NCUA Inspector General quietly reports corporate losses, says others expected to be "much higher still."
Central Liquidity Facility. It sounds like a conveniently located swimming pool for bureaucrats. It is not that, but what it is is misunderstood–even inside the credit union industry–and right now a debate is starting about the CLF’s role as the industry restructures.
As credit union executives prepare to come to Washington next month to lobby Congress, here's a gentle reminder: Mind your manners.
Those are among the red flags raised in the early comment letters filed with the NCUA on the proposed corporate credit union rules that the NCUA sent out for comment last month.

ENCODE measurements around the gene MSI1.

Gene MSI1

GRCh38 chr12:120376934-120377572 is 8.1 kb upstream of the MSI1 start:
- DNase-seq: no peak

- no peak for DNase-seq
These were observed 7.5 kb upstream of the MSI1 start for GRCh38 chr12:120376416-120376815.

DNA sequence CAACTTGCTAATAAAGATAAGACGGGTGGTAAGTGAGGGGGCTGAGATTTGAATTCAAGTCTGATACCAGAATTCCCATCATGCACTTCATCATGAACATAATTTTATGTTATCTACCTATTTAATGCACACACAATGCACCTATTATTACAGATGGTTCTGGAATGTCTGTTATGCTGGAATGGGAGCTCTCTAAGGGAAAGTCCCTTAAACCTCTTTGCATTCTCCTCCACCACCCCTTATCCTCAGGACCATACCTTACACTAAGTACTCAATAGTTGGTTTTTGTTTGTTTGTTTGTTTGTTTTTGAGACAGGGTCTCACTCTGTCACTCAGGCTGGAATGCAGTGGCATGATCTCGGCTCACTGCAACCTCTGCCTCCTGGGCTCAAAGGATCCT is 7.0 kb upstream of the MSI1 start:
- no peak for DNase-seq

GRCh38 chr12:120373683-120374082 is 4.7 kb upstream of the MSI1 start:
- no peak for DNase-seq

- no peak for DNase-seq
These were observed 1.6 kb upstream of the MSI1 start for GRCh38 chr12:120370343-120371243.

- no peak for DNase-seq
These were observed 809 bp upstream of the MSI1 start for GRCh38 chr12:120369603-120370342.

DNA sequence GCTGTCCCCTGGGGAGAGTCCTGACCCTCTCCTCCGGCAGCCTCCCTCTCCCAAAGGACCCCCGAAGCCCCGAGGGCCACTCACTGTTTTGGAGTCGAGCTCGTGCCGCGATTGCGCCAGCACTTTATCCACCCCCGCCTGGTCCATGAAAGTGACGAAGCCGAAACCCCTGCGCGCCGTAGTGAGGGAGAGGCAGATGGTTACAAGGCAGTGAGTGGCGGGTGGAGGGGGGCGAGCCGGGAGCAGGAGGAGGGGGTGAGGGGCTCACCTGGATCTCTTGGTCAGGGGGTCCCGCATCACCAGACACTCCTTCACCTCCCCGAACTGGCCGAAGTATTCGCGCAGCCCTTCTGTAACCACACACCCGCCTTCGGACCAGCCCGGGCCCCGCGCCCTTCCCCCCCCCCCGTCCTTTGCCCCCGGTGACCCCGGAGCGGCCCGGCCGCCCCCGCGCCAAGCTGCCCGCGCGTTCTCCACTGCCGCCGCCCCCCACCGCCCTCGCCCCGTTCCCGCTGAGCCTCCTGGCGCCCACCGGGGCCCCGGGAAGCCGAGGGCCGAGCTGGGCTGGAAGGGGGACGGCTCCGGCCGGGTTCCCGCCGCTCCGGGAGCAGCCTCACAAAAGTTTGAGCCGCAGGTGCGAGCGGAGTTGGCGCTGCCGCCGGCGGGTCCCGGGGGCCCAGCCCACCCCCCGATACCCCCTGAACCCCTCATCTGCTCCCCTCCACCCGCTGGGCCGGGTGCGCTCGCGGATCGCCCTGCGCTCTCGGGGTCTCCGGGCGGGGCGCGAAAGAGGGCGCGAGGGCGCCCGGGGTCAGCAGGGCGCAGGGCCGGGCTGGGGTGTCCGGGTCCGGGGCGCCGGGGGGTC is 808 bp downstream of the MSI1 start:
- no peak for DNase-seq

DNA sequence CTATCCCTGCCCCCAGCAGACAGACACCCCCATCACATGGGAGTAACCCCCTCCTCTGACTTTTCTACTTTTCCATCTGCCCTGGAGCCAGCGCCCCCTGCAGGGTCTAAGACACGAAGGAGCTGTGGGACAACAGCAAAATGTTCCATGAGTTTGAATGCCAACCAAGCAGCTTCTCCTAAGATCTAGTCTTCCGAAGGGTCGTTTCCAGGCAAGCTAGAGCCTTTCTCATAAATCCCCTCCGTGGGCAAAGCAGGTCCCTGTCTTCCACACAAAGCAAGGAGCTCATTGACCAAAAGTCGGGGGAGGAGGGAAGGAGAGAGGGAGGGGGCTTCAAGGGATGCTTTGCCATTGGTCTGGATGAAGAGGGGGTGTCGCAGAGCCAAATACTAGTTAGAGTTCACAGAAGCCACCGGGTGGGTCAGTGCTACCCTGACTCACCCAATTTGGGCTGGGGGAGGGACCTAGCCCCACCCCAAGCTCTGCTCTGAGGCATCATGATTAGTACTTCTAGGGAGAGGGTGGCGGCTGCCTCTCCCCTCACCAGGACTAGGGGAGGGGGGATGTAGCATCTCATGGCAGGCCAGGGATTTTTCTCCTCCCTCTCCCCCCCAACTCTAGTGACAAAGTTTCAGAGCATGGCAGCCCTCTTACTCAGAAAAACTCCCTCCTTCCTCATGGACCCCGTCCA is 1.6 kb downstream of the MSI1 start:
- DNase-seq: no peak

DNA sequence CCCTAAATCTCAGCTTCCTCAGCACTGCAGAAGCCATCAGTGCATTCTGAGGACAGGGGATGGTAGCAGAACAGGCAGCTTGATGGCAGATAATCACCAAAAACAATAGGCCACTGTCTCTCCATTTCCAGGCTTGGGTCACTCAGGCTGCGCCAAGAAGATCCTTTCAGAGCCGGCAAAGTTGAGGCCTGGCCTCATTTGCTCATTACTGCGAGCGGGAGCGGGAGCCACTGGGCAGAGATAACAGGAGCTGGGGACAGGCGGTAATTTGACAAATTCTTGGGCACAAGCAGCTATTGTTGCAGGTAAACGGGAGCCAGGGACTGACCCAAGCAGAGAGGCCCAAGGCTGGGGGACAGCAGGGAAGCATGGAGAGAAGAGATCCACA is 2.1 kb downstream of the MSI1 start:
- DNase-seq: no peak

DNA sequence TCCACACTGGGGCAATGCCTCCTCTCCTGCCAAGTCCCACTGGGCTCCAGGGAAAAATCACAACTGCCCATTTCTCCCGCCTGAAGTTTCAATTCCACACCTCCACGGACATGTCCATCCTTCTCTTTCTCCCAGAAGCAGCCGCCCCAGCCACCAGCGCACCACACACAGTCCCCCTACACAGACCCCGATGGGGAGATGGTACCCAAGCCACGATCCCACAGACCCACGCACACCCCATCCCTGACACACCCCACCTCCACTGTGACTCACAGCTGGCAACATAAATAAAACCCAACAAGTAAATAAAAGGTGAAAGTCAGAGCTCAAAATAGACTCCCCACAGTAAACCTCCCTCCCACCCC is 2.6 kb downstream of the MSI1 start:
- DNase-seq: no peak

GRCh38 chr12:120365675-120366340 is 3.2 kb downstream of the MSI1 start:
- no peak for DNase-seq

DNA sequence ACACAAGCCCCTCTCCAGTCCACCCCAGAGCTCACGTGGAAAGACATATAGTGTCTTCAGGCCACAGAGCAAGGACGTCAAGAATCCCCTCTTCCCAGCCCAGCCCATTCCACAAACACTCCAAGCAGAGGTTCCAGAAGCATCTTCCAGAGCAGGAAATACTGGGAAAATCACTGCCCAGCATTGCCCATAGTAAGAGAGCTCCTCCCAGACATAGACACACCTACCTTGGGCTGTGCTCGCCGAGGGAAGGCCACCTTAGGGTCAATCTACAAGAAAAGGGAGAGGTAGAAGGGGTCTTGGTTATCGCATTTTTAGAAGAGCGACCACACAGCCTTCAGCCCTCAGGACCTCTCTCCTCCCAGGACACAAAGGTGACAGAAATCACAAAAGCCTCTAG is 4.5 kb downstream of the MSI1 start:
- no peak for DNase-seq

After months of speculation, the NCUA revealed on Sept. 24 a "good bank, bad bank" plan to deal with corporate legacy assets.
Some credit union executives, anxious for the NCUA to reveal its corporate balance sheet solution, say they fear a pending corporate "Black Friday," during which the regulator places three or more corporates into conservatorship or forces mergers.
I was slightly amused when I opened your Jan. 20 edition to the centerfold and noticed articles from two noted credit union lampreys, Marvin Umholtz and Alan Theriault.
After releasing November financial statements, in which many corporate credit unions wrote off 100% of their U.S. Central capital investments,